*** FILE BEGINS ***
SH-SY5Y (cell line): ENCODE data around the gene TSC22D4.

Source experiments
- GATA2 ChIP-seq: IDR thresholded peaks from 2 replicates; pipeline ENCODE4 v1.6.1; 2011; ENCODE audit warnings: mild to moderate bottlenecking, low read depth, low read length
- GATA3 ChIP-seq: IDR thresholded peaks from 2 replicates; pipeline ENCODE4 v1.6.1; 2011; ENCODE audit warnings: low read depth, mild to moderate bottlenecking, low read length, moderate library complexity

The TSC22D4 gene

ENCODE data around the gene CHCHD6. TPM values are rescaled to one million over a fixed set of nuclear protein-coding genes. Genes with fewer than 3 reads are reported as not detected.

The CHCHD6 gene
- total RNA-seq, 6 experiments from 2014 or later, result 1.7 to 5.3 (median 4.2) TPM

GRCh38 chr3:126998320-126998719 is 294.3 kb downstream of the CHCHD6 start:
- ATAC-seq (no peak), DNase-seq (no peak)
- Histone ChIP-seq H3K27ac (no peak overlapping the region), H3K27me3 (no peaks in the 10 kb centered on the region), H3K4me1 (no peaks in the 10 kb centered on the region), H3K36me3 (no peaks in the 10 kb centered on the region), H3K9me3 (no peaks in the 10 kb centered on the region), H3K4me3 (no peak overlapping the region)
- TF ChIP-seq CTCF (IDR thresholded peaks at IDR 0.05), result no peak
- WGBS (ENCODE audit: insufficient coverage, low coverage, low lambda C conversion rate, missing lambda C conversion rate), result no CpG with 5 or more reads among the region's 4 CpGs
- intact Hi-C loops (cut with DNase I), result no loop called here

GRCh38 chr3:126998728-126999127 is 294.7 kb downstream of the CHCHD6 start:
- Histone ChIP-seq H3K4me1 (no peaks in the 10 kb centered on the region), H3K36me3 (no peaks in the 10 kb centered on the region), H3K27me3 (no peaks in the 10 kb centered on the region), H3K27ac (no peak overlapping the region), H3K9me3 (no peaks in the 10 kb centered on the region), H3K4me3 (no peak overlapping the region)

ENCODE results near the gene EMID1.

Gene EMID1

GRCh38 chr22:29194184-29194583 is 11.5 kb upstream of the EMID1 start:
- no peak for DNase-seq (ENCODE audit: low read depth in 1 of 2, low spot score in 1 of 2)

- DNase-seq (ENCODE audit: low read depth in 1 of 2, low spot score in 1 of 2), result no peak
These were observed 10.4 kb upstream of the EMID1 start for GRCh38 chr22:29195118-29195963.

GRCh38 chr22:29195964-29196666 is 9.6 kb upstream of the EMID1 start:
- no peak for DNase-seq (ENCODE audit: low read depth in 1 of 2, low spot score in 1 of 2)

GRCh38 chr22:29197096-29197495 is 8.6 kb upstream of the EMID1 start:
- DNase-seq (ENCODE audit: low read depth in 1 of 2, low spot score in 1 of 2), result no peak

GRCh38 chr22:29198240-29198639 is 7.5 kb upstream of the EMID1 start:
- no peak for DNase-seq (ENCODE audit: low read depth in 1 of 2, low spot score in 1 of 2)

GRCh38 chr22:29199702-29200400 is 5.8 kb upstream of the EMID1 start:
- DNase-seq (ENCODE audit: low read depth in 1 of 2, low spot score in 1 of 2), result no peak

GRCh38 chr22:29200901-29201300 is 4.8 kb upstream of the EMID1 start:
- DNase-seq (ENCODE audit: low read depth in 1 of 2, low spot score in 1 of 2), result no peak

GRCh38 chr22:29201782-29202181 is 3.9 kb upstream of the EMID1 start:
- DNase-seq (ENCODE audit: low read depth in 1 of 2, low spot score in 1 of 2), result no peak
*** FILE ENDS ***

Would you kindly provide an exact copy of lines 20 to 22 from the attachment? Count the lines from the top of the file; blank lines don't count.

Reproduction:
- no peak for DNase-seq (ENCODE audit: low read depth in 1 of 2, low spot score in 1 of 2)

- DNase-seq (ENCODE audit: low read depth in 1 of 2, low spot score in 1 of 2), result no peak
These were observed 10.4 kb upstream of the EMID1 start for GRCh38 chr22:29195118-29195963.